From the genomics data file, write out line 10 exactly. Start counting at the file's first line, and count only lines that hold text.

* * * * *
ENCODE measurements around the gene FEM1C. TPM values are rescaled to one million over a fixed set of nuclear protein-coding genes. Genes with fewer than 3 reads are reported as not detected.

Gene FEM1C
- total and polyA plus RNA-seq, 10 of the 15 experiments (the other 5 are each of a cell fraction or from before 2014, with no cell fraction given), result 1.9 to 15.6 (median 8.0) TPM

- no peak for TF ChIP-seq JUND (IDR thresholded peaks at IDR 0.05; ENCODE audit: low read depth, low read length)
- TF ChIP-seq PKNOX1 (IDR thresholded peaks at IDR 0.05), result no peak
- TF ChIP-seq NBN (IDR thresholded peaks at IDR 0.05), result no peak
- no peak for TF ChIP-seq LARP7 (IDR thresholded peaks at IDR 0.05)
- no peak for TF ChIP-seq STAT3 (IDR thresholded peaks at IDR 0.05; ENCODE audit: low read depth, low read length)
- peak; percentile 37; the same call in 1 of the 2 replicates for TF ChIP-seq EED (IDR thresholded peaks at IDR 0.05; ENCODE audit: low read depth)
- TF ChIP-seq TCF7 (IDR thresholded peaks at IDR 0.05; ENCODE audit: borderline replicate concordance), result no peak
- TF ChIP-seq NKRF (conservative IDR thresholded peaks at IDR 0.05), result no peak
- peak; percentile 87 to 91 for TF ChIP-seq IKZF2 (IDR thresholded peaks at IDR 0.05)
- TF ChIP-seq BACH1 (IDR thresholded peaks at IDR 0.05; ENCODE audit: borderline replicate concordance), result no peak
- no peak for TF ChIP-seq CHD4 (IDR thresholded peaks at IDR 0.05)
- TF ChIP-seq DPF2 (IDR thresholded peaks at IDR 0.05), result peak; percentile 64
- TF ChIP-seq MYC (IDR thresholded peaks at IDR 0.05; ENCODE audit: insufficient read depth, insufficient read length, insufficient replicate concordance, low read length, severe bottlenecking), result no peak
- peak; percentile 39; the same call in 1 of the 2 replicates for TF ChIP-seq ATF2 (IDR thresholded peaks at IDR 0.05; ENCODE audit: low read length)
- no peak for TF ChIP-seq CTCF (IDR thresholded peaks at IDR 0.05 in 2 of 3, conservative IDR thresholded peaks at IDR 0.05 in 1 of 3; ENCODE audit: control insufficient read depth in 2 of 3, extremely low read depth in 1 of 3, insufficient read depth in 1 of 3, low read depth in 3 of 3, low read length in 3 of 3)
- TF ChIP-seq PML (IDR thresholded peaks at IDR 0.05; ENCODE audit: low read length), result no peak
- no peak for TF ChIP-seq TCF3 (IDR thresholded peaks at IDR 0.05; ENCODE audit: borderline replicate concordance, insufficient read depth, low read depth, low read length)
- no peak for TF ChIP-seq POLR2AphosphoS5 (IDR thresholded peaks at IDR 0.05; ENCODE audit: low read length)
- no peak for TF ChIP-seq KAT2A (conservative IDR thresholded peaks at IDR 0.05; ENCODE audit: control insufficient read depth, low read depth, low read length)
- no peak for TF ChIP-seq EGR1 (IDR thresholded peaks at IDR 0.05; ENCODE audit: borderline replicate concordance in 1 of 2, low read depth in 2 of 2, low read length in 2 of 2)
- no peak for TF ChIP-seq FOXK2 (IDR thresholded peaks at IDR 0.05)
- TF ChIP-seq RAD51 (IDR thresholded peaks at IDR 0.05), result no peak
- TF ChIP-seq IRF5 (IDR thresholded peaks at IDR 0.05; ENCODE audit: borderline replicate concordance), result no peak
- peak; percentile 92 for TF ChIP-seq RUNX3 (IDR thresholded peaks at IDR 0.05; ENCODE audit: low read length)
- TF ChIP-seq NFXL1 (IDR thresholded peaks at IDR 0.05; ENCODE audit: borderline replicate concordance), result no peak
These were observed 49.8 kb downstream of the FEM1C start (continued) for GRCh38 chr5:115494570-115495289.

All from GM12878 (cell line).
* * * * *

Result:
- TF ChIP-seq TCF7 (IDR thresholded peaks at IDR 0.05; ENCODE audit: borderline replicate concordance), result no peak